extended (hands down by your thighs). Grip the weight firmly but
not so hard as to go white-knuckled.
- While keeping your elbows from moving as best you can, raise
the weight up in an arc toward your chest.
- At the top of the movement, squeeze your biceps and hold for
a brief second before lowering the weights back down smoothly
to your thighs.
- Keep the speed of the movement in a fast yet controllable and
French Presses - Triceps
- Carefully raise a dumbbell over the top of your head with both
hands securely holding one end of the weight. Keeping your elbows
closer to your head is better -- be careful not to let your elbows
go wide as this may cause undue stress in your shoulder. (This
exercise can be performed seated or standing -- seated can put
less strain on your lower back.)
- Smoothly lower the dumbbell behind your head being careful not
to hit yourself in the back with the weight.
- Raise the dumbbell up by extending your arms overhead and briefly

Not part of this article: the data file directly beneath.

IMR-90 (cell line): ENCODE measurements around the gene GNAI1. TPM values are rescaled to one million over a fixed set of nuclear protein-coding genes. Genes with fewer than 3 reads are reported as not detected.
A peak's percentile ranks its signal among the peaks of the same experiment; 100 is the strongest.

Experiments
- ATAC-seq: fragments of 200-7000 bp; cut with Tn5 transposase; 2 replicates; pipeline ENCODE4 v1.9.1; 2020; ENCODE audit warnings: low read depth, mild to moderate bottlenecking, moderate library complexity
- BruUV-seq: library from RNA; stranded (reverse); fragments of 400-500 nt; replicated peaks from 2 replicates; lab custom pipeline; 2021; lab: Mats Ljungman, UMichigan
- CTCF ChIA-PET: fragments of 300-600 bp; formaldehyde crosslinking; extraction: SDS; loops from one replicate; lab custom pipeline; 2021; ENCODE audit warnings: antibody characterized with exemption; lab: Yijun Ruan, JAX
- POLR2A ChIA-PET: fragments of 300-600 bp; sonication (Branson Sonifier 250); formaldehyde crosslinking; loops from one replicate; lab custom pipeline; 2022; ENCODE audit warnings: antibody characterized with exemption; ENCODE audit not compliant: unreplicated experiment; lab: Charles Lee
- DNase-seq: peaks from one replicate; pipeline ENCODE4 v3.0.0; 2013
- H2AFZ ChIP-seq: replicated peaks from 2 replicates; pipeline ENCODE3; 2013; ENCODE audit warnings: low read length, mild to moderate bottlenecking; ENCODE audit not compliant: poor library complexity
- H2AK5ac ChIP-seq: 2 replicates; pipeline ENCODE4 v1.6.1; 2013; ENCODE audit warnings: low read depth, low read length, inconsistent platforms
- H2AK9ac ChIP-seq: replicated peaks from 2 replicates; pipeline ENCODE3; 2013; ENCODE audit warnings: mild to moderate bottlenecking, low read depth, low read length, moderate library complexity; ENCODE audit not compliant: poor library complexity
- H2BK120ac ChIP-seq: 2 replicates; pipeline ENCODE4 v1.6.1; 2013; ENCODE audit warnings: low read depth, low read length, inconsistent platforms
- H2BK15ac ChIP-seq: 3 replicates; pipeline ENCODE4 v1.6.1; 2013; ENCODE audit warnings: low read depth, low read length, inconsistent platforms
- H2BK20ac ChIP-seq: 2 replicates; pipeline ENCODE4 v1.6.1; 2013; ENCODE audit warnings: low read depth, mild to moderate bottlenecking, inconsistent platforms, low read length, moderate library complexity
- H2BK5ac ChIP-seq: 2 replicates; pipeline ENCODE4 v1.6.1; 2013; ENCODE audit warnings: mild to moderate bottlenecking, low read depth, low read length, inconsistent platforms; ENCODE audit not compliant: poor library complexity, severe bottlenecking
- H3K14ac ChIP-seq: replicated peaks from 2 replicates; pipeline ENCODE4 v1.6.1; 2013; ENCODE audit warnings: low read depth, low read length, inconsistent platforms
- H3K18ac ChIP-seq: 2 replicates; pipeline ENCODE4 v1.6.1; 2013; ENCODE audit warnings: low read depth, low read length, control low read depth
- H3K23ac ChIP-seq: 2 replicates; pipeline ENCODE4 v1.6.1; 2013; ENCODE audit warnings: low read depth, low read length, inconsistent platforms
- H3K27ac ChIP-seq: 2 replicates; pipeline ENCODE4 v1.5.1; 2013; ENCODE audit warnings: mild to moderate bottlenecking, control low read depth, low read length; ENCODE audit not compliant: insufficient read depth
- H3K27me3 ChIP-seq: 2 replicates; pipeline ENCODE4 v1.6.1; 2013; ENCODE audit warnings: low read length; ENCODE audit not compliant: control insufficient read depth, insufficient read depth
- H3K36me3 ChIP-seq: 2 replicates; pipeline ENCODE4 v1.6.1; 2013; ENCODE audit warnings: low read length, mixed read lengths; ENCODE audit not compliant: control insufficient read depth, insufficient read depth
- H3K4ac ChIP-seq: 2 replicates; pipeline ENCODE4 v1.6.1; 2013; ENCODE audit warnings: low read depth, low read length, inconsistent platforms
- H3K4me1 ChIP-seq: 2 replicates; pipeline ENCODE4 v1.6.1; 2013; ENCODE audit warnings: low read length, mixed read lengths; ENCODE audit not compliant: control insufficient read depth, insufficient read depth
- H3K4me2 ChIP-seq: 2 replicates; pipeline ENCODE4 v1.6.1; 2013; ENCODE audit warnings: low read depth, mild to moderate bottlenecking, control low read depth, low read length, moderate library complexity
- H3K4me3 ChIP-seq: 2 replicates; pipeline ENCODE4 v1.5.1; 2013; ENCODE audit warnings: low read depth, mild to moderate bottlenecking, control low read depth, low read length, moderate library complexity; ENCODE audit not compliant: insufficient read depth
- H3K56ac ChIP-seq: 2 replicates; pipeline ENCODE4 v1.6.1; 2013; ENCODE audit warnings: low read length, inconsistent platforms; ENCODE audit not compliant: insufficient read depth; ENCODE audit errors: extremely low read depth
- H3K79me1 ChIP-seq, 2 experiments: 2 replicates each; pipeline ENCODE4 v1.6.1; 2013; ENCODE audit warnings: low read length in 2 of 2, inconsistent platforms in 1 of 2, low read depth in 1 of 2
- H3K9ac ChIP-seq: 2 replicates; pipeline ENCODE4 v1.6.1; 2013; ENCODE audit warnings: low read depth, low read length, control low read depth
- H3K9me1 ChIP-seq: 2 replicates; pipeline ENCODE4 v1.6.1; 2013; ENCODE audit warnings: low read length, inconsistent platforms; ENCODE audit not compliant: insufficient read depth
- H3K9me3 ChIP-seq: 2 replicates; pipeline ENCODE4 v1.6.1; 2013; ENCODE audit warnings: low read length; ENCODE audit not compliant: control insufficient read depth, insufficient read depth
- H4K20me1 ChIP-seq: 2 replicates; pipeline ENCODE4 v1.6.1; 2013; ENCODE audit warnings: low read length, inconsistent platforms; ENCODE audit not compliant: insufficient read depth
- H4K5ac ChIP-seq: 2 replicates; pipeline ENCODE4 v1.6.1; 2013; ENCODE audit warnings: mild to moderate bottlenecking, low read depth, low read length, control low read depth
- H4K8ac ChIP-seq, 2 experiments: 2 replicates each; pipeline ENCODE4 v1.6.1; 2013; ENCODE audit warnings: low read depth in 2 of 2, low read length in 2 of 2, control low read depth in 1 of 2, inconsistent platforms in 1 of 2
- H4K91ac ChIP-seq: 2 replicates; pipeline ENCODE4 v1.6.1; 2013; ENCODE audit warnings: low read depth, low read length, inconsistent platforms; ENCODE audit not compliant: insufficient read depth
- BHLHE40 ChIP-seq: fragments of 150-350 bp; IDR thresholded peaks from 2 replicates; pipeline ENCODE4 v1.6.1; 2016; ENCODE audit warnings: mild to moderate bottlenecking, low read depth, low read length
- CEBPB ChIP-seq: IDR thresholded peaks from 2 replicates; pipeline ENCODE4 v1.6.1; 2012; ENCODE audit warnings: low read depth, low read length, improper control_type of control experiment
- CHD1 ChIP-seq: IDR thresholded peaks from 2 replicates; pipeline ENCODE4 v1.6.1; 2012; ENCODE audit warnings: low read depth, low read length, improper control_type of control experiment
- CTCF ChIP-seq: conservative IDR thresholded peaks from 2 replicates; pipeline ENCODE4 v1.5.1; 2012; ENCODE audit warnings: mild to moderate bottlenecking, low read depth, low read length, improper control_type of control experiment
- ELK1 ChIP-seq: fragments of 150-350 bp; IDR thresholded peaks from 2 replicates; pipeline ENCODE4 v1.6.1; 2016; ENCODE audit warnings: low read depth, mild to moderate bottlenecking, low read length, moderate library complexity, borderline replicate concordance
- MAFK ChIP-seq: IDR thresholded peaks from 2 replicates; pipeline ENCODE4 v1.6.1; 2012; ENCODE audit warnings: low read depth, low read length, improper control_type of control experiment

squeeze your triceps at the top of the motion.
Hammer Curls - Biceps
- Start this exercise with dumbbells just like the Biceps Curls,
but instead of keeping your palms forward, rotate the dumbbells
so your palms face toward one another with your arms hanging at
- Follow the same motion as with the Biceps Curls exercise, keeping
your elbows at your sides as best you can.
Close-Grip Push-Ups (always from toes, never from
knees) - Triceps
- Lay face-down on the ground or a soft surface with your legs
together and body in a straight line. Put your hands against your
body with your thumbs touching your ribs just below your chest